Sunday, 6 November 2016

London Walk of the Week: A Special Walk for Remembrance Sunday

Every Sunday we’ll pluck just one walk from the vast London Walks repertoire and put it centre stage.

You can check out the full schedule at

But if you only take one walking tour this week, why not make it…

A Special Walk for Remembrance Sunday

Embankment Tube, river exit 

2.30pm Sunday 13th November

Guided by Hilary

A River of Memory. To keep alive the memories of those who did not survive.

"Were the dead of the Empire to form up in Trafalgar Square and march, four abreast, down Whitehall to Parliament Square it would take that ghostly column three and a half days to pass the Cenotaph." Thus the War Graves Commission in 1931, trying to give people an idea of the scale of what was almost beyond comprehension. The loss of a generation. The Lost Generation. Slaughter on an industrialised scale. The Great War. The war that changed everything. (The world we live in is still very much a world created by – shaped, tempered by – the Great War. This walk explores the London epicentre of all that ("all that", it's not Goodbye to All That, it's remembering, picking out, making sense of "all that." Everything from the memorials and statues – seeming to stretch out to the crack of doom – to the actual places then, the War Office; the window, where Foreign Secretary Sir Edward Grey, looking out at a gas lamp lighter in St. James's Park, said, "the lamps are going out all over Europe; we shall not see them lit again in our life-time;" where some of the principals lived, and where most of them worked, taking decisions the consequences of which are still very much with us today. But most of all, we hear, we sense – we remember – that ghostly column, the sound of those marching feet. 

More than eight million died. Countless others were wounded. 

"Is it possible to kill so many people without knowing why?" Private Jean Dumont." 

"You know what the war was like, my friend, but who else will remember when we are dead?" Jacques Meyer. 

"Lice, rats, barbed wire, fleas, shells, bombs, dug-outs, bodies, blood, alcohol, mice, cats, artillery, filth, bullets, deaths, fire, metal. That's war. It's the Devil's work" Otto Dix.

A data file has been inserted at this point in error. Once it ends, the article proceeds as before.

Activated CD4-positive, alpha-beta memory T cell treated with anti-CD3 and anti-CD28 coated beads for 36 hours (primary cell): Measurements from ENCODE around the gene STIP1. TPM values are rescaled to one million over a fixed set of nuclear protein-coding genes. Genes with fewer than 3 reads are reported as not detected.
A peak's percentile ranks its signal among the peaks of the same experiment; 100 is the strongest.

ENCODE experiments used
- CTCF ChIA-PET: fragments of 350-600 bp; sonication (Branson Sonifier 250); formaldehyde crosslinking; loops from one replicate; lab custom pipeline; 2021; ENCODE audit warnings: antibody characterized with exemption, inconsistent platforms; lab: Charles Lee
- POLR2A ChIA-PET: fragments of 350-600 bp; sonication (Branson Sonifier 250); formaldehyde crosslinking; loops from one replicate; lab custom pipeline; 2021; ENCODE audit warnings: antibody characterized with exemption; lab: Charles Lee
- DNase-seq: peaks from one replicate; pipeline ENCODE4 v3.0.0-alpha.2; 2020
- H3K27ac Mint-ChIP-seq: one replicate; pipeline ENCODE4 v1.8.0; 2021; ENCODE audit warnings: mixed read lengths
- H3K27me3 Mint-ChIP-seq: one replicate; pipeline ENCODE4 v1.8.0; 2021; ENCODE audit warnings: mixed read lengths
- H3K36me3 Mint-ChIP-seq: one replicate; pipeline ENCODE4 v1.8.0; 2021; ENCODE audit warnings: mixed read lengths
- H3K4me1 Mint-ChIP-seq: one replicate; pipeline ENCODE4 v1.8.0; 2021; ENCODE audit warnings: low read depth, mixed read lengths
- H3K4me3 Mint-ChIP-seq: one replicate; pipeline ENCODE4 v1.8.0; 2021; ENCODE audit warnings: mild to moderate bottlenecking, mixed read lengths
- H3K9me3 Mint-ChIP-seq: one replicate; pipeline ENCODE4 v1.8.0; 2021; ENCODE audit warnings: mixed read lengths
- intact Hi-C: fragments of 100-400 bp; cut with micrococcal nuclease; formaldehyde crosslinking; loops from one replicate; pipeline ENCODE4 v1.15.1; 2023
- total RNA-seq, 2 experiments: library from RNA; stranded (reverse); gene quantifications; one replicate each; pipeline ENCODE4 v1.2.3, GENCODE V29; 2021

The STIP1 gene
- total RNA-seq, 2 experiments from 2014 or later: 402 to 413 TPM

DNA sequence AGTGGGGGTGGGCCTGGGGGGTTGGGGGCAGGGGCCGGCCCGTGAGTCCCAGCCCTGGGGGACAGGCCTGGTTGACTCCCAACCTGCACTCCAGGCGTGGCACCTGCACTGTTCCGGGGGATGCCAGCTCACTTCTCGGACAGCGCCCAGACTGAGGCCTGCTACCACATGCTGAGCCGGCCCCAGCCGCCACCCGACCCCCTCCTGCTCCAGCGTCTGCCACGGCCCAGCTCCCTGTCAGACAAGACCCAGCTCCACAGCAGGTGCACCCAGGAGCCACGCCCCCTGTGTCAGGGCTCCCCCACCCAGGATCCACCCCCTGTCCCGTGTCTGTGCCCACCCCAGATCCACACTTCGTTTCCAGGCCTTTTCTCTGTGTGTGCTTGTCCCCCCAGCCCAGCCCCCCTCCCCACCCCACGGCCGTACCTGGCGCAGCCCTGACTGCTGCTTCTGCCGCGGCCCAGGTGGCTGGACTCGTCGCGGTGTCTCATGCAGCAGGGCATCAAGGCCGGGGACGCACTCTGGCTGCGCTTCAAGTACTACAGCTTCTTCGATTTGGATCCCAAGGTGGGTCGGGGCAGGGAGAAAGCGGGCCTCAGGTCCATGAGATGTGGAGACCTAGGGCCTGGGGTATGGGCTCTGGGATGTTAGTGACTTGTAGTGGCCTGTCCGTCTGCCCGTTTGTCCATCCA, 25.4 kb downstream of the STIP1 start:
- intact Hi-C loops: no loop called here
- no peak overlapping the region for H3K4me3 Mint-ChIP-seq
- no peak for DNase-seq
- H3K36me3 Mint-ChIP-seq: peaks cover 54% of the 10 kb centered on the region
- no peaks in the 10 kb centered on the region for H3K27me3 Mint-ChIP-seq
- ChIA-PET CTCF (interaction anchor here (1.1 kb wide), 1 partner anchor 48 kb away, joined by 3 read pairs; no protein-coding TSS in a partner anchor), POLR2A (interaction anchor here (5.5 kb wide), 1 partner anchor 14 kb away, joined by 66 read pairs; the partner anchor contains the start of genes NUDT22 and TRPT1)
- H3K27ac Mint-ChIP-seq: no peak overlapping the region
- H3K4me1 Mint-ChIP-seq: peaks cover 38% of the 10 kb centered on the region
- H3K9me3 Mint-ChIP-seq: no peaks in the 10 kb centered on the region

"The brutal subjugation of individual life to a single will, without any chance of appealing against it, could be seen here in all its stark cruelty" Ernst Junger. 

"On our return, will they believe it? Will they listen to us alone? Will they keep, at the least, the memory of death, of the countless dead?" Ernst Johannsen. 

"We can have only a vague idea of the grandeur of the dead. They have given their all" Henri Barbousse. 

"In Flanders fields the poppies blow Between the crosses, row on row, That mark our place...' John McCrae. 

"Time has done its work and, from one generation to the next, the memory has become fainter. What was once the history of individual families has become the impersonal history found on the pages of books... When everyone forgets in the end, the earth will remember. The ground will continue to bear the scars of the tragic history of these men" Anne Roze.

Meet Hilary at Embankment tube 2.30pm on Sunday 13th November 2016

About Your Guide…


Hilary, OBE, is a Historian, Soroptimist, and a professionally qualified Blue Badge and City of London Guide Let alone a Supermum! Into the bargain, she's unquenchably cheerful. With her very English eye for the idiosyncratic and her sense of humour – to say nothing of her sense of history and her command of the material – she's a star turn. And hey, where else but London Walks are you going to be guided by an OBE!

A London Walk costs £10 – £8 concession. To join a London Walk, simply meet your guide at the designated tube station at the appointed time. Details of all London Walks can be found at

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